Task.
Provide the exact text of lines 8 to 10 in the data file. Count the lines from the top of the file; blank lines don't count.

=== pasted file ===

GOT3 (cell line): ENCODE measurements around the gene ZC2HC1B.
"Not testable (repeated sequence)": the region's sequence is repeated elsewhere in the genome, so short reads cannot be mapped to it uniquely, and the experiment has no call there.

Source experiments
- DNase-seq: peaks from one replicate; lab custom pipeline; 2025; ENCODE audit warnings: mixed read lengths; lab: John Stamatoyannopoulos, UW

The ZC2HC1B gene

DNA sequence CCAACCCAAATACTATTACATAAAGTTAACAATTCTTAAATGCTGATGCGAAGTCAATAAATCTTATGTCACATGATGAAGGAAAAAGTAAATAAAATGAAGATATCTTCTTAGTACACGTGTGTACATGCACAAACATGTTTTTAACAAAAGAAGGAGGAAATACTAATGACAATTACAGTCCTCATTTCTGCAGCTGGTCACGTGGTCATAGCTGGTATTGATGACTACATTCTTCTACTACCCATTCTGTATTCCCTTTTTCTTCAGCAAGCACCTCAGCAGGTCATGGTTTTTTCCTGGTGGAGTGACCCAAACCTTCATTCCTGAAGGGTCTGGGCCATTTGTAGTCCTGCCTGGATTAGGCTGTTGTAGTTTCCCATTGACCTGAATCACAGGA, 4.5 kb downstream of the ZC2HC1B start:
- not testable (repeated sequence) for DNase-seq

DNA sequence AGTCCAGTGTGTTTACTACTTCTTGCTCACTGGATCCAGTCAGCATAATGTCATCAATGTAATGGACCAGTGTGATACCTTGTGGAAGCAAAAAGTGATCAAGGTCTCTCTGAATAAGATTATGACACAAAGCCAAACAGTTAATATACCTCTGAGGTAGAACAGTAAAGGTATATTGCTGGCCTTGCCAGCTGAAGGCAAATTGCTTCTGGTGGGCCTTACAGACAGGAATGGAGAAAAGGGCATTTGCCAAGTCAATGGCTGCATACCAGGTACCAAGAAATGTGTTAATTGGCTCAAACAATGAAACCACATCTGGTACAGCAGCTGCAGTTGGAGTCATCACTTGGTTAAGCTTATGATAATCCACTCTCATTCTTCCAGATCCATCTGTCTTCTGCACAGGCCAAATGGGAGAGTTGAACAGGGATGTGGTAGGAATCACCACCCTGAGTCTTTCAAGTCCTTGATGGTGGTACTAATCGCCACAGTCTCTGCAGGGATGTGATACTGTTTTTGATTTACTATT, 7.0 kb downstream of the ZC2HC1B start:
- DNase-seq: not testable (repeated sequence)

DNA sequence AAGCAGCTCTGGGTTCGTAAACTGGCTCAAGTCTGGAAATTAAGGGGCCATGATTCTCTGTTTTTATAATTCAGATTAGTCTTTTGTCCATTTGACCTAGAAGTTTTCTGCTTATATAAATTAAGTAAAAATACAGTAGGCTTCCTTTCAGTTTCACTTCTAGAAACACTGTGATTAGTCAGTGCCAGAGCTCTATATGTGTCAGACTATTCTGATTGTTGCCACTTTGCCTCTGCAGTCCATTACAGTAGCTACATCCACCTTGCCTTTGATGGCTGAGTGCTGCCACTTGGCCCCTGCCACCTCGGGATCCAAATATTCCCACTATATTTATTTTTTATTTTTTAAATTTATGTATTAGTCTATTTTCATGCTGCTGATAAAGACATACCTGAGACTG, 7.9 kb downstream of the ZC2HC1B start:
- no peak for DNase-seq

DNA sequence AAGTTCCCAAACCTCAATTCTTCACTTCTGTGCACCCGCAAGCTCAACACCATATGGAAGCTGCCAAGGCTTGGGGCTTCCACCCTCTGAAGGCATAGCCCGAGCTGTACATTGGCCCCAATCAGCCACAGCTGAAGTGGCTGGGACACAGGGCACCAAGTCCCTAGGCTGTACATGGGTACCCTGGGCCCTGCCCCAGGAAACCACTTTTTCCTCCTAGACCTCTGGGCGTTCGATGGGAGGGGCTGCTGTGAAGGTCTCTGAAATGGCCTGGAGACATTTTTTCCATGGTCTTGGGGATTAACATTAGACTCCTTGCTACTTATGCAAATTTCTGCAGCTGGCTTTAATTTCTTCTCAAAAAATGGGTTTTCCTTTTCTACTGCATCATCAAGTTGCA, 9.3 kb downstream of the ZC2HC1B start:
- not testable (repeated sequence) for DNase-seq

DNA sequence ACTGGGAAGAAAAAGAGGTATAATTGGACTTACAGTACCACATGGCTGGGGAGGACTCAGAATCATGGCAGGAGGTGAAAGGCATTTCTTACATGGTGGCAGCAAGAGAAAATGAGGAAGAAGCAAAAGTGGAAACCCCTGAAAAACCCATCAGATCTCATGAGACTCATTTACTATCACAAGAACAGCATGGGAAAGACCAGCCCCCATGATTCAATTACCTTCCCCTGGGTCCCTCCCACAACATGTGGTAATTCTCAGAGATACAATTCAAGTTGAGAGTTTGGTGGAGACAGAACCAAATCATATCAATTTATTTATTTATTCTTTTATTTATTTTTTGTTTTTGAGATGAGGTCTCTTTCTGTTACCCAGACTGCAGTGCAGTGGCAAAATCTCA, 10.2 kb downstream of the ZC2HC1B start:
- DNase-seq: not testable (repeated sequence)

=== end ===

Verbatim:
DNA sequence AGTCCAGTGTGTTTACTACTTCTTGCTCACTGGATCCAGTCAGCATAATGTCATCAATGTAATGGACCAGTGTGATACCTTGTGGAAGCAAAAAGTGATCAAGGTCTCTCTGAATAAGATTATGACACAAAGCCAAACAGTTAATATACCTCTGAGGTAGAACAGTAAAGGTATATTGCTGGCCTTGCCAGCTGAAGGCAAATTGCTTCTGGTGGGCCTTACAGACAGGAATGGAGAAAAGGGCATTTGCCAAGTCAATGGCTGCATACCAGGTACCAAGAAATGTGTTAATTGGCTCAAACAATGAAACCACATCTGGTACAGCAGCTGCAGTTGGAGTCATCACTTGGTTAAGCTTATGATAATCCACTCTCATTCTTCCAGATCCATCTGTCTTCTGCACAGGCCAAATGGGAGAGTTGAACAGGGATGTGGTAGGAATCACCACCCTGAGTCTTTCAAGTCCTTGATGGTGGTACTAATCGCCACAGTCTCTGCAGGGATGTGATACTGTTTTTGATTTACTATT, 7.0 kb downstream of the ZC2HC1B start:
- DNase-seq: not testable (repeated sequence)

DNA sequence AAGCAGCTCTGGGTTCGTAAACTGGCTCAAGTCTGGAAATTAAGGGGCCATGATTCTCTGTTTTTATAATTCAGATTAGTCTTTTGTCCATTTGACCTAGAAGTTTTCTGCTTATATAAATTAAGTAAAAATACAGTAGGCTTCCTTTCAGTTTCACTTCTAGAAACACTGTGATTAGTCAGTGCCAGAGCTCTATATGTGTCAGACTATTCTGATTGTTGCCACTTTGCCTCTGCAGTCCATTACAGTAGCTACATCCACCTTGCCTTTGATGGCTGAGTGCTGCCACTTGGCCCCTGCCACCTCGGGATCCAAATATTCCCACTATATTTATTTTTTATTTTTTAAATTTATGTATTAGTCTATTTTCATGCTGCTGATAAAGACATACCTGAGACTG, 7.9 kb downstream of the ZC2HC1B start: